REVIEW: Broadway-bound ‘If/Then’ explores what could have been, and may still be.
There is a reason for testing new dramas or musicals out of town before the ultimate opening on Broadway. Tom Kitt and Brian Yorkey’s new musical “If/Then,” now having a pre-Broadway run at the National Theatre, isn’t ready for prime time. At nearly three hours, it’s too long and the star, the wonderful Tony Award-winner Idina Menzel, for all her star power, isn’t strong enough to carry the show.
The production, several days past its opening, will undoubtedly be changed. It had better be, since some $10 million has been invested with the expectation that it is going to be a hit, but a number of changes will be necessary.
The book is too complicated in developing the idea of choices, hence the title “If/Then,” as to what if? And then? It is not unique to question what if? That is a common enough theme in literature and in movies. Since it is almost Christmas, think of the perennial “It’s a Wonderful Life.” But in “If/Then,” the switching back and forth between the possibilities has not been adequately worked out.
Menzel portrays Elizabeth, who comes to New York after a divorce and several years living in Phoenix looking for a new life and new possibilities. But there are too many possibilities. In one confusing incidence Elizabeth goes to bed with one man and in an abrupt scene change wakes up with a different man. After a couple of moments there is an “Oh! I get it.”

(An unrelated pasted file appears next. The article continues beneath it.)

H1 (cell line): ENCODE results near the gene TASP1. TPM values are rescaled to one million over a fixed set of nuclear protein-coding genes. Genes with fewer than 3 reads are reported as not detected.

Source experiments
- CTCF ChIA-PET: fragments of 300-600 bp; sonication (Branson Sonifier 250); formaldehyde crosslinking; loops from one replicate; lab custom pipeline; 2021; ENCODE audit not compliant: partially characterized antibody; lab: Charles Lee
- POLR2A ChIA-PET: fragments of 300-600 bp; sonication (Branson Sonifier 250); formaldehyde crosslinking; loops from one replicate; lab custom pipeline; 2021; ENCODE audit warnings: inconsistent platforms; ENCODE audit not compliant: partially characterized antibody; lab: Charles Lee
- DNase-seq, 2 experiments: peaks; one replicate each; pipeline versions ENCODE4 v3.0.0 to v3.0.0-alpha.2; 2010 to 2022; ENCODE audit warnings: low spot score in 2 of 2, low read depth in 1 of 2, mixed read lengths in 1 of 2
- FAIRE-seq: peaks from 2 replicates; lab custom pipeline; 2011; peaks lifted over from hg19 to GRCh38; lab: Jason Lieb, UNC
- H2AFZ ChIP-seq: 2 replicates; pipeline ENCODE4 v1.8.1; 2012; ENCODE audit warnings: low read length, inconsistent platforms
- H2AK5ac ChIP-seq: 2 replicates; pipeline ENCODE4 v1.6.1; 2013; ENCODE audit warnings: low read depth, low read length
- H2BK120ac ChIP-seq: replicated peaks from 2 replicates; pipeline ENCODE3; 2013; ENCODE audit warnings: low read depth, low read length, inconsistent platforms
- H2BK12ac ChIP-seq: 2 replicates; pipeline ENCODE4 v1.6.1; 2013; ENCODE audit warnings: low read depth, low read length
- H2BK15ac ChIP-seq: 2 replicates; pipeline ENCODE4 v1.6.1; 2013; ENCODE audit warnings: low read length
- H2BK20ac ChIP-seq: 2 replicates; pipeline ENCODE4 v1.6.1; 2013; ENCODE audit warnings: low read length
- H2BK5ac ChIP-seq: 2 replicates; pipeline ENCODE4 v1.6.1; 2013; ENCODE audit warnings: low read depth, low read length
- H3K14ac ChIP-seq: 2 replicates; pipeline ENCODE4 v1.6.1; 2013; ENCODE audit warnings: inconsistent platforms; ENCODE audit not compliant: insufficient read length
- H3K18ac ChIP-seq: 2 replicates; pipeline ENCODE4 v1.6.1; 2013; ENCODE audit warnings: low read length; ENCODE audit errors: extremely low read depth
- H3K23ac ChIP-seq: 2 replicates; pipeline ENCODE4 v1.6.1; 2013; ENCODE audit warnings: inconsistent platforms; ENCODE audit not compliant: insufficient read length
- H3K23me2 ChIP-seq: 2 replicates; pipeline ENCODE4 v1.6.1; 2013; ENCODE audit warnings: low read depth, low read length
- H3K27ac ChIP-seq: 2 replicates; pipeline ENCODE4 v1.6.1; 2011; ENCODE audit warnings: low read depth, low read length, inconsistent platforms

The men she gets together with — or doesn’t — are significantly different. One is a soldier on leave about to return to a combat zone; the other an old college friend, a cliché as a left-leaning, protesting liberal. Just to confuse things a bit more, she decides to have an affair with her married boss. She has children and she doesn’t have children and her soldier gets killed or doesn’t and there is a plane crash … but you get the idea, or you don’t.
Menzel has a towering presence and a powerful voice, but the music has a troubling sameness. Too often Menzel sings a series of loud anthems. She sings them well and her strong voice bounces off the walls of the National Theatre, but she deserves a better variety of numbers. As for the choreography, it seems generally non-existent. It isn’t what one might call dance.
Mark Wendland’s set design is impressive — a multilevel arrangement with a slanted, reflective ceiling that gives the audience a unique perspective of the action. One part has an upper level of trees and stylized fire escapes. The lower is a park/café setting. It is in itself a significant cast member that makes many of the complex changes flow more smoothly.
It is also important to point out that the cast is strong with exceptional, effective voices. It must be difficult to make the show work, since it has undoubtedly faced late-night rehearsals and constant editing to fix some of the more obvious problems.
This is the first time in years that a company has tried out a Broadway-bound production in Washington. Generally what arrives are productions that have stood the test of out-of-town tryouts and months or years of Broadway success. They are anticipated and familiar. It is worthwhile, however, to see if a production like “If/Then” may eventually work even with all its problems, and then become a hit. Or not.